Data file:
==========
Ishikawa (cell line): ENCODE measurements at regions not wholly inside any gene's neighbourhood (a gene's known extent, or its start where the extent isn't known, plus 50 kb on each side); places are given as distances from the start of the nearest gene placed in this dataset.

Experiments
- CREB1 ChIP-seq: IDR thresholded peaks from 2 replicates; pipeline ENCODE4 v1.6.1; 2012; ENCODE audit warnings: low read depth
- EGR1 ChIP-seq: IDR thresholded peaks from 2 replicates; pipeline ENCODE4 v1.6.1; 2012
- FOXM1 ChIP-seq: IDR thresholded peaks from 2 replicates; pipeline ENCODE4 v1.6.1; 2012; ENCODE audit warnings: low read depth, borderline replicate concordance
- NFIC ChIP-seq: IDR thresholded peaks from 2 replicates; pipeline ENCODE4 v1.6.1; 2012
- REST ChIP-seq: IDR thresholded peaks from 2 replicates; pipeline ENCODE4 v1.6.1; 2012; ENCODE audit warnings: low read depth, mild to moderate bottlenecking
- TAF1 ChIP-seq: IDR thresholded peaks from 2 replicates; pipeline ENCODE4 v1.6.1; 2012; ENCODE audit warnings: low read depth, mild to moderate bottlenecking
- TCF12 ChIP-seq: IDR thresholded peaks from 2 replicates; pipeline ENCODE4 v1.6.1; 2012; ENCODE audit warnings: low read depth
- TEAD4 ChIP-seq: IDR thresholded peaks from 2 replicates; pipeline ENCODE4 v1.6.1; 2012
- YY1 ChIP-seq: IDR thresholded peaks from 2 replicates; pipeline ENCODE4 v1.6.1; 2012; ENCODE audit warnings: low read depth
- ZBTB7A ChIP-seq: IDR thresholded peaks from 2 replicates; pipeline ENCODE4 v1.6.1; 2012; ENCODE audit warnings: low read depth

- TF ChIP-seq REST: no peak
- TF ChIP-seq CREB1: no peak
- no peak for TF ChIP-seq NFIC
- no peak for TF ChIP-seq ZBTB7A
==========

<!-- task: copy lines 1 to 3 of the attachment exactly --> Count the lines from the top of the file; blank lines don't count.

Ishikawa (cell line): ENCODE measurements at regions not wholly inside any gene's neighbourhood (a gene's known extent, or its start where the extent isn't known, plus 50 kb on each side); places are given as distances from the start of the nearest gene placed in this dataset.

Experiments
- CREB1 ChIP-seq: IDR thresholded peaks from 2 replicates; pipeline ENCODE4 v1.6.1; 2012; ENCODE audit warnings: low read depth